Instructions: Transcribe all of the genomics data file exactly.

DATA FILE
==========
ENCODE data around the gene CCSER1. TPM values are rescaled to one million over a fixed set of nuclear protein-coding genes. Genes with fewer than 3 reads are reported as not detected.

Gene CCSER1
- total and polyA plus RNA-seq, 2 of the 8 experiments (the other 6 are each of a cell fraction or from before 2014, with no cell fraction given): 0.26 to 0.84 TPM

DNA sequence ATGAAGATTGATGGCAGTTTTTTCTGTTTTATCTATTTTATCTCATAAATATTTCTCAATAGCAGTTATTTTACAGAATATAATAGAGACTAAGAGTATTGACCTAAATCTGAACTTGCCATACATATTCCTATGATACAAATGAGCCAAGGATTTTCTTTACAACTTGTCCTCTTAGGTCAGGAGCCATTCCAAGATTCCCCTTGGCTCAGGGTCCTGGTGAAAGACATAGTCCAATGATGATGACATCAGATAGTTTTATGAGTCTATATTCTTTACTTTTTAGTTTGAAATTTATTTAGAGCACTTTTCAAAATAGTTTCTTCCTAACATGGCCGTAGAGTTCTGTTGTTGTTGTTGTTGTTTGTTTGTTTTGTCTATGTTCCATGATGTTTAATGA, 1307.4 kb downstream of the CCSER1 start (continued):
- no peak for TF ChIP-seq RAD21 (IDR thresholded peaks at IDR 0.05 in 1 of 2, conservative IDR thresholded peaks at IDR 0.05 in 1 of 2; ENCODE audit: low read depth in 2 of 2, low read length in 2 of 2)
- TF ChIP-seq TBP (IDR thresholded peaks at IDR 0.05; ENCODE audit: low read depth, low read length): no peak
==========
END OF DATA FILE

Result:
ENCODE data around the gene CCSER1. TPM values are rescaled to one million over a fixed set of nuclear protein-coding genes. Genes with fewer than 3 reads are reported as not detected.

Gene CCSER1
- total and polyA plus RNA-seq, 2 of the 8 experiments (the other 6 are each of a cell fraction or from before 2014, with no cell fraction given): 0.26 to 0.84 TPM

DNA sequence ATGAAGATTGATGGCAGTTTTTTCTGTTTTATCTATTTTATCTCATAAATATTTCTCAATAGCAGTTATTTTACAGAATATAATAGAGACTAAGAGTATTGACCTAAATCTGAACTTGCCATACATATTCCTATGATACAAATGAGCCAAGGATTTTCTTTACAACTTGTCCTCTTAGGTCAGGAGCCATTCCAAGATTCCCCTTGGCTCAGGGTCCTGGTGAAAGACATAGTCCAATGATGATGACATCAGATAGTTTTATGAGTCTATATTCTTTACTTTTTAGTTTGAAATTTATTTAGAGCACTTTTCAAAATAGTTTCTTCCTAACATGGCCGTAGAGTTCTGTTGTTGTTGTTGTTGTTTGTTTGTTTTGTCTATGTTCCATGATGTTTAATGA, 1307.4 kb downstream of the CCSER1 start (continued):
- no peak for TF ChIP-seq RAD21 (IDR thresholded peaks at IDR 0.05 in 1 of 2, conservative IDR thresholded peaks at IDR 0.05 in 1 of 2; ENCODE audit: low read depth in 2 of 2, low read length in 2 of 2)
- TF ChIP-seq TBP (IDR thresholded peaks at IDR 0.05; ENCODE audit: low read depth, low read length): no peak